But difficulties arise if you attempt to reconcile the two metaphors into a single figure, for then you have to figure out how ambition can be both a spur and a rider. And if you have difficulty finding a satisfying combination, you might be tempted to suppose a misprint, insert a missing word, or invent a new sense of a word.

Here’s a selection of attempts by critics over the years to resolve these difficulties.

And here it may be permitted the Editor to profit by … correcting in Shakespeare what is absolute nonsense as now printed: “Vaulting ambition that o’erleaps itself”. It should be its sell. Sell is saddle, in Spenser and elsewhere, from the Latin and Italian.

Walter Savage Landor (1834). Citation and Examination of William Shakspeare, p. 65. London: Saunders and Otley.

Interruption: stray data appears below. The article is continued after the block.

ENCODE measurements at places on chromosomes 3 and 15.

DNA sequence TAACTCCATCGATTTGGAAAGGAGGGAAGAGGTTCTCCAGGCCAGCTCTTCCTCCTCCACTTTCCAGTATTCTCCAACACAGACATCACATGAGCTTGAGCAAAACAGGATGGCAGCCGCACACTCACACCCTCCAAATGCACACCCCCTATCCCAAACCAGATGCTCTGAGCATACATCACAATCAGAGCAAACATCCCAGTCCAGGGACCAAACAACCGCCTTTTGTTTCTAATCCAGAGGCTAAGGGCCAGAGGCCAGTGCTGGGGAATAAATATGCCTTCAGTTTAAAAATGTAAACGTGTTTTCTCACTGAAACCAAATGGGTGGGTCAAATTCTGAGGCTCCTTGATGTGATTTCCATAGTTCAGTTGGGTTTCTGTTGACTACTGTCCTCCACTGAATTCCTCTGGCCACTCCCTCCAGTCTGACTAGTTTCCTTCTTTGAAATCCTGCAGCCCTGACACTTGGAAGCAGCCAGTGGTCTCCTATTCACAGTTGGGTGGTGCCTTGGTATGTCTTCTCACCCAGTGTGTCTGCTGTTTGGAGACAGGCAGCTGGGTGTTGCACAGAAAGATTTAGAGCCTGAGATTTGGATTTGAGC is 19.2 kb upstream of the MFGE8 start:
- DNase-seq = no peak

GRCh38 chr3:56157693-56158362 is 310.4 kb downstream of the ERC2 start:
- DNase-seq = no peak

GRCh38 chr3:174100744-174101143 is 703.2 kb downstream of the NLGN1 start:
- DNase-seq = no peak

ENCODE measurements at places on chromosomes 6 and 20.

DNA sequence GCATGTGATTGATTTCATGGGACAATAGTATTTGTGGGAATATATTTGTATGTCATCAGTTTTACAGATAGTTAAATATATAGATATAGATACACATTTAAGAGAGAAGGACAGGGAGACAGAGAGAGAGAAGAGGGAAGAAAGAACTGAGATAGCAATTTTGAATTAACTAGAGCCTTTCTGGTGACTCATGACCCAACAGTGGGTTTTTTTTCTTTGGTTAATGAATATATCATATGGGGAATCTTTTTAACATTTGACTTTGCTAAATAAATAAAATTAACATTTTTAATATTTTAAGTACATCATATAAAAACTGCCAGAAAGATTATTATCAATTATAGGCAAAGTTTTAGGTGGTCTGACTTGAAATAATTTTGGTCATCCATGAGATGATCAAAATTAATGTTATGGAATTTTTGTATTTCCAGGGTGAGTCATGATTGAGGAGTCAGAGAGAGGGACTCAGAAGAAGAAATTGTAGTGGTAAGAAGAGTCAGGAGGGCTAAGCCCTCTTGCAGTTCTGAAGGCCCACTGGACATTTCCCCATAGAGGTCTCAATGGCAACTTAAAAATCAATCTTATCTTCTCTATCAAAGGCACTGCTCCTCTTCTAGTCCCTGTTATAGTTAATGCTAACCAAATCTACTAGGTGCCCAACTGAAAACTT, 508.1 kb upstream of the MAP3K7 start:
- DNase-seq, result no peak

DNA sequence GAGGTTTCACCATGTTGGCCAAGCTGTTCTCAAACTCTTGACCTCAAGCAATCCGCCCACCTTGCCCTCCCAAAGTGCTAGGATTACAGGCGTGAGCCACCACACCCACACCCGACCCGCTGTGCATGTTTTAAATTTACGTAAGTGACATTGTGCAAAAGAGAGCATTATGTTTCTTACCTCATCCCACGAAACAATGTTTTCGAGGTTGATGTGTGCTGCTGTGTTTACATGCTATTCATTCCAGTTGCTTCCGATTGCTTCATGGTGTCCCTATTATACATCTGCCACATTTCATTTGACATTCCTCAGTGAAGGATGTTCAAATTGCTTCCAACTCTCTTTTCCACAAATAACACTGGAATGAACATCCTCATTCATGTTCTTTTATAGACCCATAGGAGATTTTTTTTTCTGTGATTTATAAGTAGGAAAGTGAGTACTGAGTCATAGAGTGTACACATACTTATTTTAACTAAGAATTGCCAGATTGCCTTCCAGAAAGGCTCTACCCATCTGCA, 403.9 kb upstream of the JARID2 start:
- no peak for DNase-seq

It has been proposed (by whom we do not recollect) to read, instead of itself, its sell, its saddle. However clever may be the notion, we can scarcely admit the necessity for a change of the original. A person (and vaulting ambition is personified) might be said to overleap himself, as well as overbalance himself, or overcharge himself, or overlabor himself, or overmeasure himself, or overreach himself. There is a parallel use of the word over in Beaumont & Fletcher. “Prove it again, sir; it may be your sense was set too high, and so overwrought itself.” The word over in all these cases is used in the sense of too much. … After other Hanmer introduced side. The commentators say that the addition is unnecessary, inasmuch as the plural noun, sides, occurs just before. But surely this notion is to produce a jumble of the metaphor. Macbeth compares his intent to a courser: I have no spur to urge him on. Unprepared, I am about to vault into my seat, but I overleap myself and fall. It appears to us that the sentence is broken by the entrance of the messenger; that it is not complete in itself; and would not have been completed with side.